School can be tricky for all of us, and then if you add a chronic health issue into the mix, it becomes even more difficult. I’ve been dealing with health issues for 13 full years (this fall marks the start of year 14), so I know a thing or two about being a student working with health issues in school. These apply to middle and high school, as well as college.
DO talk to your teachers at the beginning of the year if you know that you might need accommodations of some kind and/or if you think it may be an issue during the school year. I give them the short version (“Hi, I’m Kate – just wanted to let you know that I have RA and fibromyalgia) along with a quick explanation of what might be needed (“Sometimes I need to sit on the floor or stand if I’m in back pain”).
DON’T give them too much information at once. Honestly, they generally don’t need to know every little detail. However, this is entirely up to you, especially since every person and medical case is different.
DO become fully aware of the absence policy of your professor or school. If you think you may need to exceed it, be sure to talk to your school or professor. For example, many college professors I know had a three-absence policy. I generally needed more than that, but it usually wasn’t by more than one or two classes. I always talked to them to make them aware of the possibility ahead of time.
DO talk to your doctor and ask for a letter from them explaining that you need accommodations of some kind, which includes absences.
DO become fully aware of your rights. According to law, you are allowed accommodations.
DON’T just assume people will give you those accommodations. When I was in high school, I had surgery multiple times on my ankle, and each time I was told that I would be allowed to leave class 5 minutes early to make it to my next one. But I wasn’t aware that this was a part of my 504 plan, and it was illegal for teachers not to let me go. One teacher saw how fast I was on crutches and told me that I didn’t need to leave early. I didn’t know that this was illegal and I was allowed by law to go. If you know that you have an accommodation, make sure to check that you are given this accommodation. If you are a parent and your child has accommodations, make sure that they know about them and know that they are allowed by law to have those accommodations.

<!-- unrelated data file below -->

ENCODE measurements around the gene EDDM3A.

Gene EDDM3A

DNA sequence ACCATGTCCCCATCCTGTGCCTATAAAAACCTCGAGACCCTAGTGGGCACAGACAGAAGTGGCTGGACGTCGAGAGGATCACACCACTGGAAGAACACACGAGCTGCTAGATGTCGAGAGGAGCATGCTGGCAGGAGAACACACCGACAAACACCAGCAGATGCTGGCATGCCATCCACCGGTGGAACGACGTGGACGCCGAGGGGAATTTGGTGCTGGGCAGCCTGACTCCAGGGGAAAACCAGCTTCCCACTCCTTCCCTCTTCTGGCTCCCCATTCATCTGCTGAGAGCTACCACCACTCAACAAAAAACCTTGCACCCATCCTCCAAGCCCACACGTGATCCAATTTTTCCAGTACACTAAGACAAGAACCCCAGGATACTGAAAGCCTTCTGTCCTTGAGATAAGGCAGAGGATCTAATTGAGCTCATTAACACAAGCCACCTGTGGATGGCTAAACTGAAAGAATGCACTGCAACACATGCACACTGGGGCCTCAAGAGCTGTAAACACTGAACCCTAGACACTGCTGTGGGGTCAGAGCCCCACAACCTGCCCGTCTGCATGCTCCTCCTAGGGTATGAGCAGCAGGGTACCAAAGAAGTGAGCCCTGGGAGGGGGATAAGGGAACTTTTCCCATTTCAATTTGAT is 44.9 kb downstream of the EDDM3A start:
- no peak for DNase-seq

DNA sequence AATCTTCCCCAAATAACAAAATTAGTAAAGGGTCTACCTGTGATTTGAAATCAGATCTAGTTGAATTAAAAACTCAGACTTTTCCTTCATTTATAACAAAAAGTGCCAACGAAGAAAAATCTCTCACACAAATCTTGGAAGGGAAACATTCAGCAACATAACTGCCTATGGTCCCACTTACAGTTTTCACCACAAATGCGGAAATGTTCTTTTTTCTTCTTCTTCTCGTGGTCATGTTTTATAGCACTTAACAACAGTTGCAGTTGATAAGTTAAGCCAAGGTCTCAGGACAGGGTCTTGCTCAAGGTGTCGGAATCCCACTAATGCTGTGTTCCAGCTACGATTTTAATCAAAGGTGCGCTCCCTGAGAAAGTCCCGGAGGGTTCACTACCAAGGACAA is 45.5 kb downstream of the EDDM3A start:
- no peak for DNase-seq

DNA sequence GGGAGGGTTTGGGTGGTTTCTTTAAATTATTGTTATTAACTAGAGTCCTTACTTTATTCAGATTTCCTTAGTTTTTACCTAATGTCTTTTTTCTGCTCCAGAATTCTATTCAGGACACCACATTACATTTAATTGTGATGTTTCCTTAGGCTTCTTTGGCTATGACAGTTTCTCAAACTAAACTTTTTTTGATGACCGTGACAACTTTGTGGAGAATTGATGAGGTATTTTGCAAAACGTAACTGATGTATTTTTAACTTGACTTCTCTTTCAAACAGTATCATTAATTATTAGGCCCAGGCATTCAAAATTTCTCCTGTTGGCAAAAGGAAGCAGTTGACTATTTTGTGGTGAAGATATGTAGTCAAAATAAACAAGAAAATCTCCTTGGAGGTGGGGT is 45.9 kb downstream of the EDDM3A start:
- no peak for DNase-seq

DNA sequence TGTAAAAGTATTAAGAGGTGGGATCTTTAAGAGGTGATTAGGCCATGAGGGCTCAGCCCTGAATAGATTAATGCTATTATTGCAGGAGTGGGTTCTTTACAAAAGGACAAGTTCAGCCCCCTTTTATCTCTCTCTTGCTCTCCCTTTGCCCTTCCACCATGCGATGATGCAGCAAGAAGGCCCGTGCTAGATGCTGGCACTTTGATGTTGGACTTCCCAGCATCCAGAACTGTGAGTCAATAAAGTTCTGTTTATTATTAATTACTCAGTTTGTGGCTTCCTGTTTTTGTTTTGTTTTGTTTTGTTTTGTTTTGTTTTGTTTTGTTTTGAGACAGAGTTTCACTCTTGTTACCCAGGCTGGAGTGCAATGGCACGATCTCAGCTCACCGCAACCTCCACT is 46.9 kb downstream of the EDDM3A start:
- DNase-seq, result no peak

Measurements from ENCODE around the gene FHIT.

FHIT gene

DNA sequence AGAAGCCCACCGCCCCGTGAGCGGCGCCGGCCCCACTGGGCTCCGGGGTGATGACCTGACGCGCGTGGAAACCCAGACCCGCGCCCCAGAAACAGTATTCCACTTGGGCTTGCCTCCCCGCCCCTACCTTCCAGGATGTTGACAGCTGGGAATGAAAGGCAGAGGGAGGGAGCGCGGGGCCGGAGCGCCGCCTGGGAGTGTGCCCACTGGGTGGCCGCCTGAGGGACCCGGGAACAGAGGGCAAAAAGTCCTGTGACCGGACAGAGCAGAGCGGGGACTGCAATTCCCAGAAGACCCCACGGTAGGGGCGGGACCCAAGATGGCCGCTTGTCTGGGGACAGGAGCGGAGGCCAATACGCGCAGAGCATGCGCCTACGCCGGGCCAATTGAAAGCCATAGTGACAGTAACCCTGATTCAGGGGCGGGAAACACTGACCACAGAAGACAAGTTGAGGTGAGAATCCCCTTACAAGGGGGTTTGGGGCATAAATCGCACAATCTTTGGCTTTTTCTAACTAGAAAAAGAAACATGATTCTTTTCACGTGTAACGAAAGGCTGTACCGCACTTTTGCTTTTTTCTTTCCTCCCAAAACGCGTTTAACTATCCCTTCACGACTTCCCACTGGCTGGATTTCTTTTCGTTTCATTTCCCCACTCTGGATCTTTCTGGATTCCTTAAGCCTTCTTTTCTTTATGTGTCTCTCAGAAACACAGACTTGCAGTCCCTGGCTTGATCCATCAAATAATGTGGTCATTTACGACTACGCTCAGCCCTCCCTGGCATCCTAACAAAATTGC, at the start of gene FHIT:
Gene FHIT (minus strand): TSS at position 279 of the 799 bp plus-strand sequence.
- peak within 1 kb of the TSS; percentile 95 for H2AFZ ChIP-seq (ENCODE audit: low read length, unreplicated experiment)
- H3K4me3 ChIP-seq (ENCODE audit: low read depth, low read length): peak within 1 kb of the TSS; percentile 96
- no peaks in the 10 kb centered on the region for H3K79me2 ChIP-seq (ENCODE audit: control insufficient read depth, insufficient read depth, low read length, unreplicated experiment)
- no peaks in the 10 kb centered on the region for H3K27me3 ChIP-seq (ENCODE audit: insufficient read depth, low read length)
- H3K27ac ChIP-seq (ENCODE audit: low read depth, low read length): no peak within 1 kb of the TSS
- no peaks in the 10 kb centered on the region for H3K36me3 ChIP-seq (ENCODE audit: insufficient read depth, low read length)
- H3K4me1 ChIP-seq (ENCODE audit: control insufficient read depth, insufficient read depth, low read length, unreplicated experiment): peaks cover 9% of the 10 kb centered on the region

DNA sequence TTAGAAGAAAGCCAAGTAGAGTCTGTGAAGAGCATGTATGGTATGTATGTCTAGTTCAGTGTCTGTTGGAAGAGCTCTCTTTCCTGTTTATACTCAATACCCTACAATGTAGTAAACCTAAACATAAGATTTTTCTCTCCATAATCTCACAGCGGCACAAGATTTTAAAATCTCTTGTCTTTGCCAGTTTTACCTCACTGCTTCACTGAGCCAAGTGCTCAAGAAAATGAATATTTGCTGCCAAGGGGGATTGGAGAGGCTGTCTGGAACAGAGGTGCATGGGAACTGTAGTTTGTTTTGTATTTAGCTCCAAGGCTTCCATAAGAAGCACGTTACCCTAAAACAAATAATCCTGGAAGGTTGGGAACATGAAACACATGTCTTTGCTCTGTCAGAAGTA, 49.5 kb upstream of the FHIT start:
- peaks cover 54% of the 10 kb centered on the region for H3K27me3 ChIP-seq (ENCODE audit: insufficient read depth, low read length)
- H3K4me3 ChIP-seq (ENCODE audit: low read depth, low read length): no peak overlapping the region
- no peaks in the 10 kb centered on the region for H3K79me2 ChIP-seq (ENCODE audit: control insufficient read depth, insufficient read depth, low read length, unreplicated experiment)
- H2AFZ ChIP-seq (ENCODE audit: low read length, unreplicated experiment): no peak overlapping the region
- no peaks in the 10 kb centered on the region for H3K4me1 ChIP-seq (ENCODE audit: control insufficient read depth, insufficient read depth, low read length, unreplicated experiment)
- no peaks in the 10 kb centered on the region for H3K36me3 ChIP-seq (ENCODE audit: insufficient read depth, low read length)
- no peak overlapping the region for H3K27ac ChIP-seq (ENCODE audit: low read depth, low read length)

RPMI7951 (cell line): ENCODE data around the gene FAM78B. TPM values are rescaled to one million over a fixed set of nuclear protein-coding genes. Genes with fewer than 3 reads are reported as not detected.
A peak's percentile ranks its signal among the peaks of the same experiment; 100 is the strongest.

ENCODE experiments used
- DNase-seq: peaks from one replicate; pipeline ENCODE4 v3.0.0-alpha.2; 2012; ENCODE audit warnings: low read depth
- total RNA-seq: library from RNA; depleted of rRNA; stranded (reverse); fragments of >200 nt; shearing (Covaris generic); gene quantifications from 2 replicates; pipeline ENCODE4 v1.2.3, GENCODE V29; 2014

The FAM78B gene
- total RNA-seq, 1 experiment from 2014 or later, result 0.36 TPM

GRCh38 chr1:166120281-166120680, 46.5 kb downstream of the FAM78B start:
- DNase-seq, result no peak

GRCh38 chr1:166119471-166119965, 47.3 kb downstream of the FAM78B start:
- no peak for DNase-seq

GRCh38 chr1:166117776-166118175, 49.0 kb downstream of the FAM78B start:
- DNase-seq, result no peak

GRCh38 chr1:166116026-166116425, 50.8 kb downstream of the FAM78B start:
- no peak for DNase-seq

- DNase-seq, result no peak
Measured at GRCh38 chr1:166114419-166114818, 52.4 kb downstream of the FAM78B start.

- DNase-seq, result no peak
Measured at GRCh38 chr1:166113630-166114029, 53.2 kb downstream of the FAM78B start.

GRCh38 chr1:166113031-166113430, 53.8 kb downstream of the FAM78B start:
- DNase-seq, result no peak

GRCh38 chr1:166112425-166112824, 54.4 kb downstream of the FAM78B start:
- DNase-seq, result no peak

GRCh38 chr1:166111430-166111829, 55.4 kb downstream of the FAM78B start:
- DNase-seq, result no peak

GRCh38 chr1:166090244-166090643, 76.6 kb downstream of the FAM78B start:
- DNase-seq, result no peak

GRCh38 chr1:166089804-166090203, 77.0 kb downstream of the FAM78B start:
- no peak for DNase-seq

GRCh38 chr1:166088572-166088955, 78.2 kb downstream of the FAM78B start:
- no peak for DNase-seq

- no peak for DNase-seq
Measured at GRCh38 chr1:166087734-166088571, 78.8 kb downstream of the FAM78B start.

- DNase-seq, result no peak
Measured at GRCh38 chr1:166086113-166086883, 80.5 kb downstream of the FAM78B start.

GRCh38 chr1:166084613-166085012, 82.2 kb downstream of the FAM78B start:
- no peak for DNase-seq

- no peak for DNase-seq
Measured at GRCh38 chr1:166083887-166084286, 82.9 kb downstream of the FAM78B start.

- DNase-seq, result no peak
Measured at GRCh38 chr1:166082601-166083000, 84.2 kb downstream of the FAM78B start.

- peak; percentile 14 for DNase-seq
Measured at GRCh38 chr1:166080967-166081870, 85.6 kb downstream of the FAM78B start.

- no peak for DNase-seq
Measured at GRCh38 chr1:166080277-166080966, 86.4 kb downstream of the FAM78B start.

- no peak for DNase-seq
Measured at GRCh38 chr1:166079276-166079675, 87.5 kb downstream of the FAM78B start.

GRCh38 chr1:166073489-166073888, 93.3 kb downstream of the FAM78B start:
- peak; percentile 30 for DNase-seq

DO look into some pain management research (if that’s your concern), especially into ways to reduce stress. Stress contributes to chronic pain. In fact, in many cases, it can trigger higher pain systems, so look into ways to reduce your stress. On that note …
DON’T push yourself too much. Your education is important, but your health is more important.
What are some ways that you help maintain your health issues as a student?
ALSO, I’m super psyched to be introducing you to the newest blogger on the block who is starting off with a bang – Olya from The Siberian American!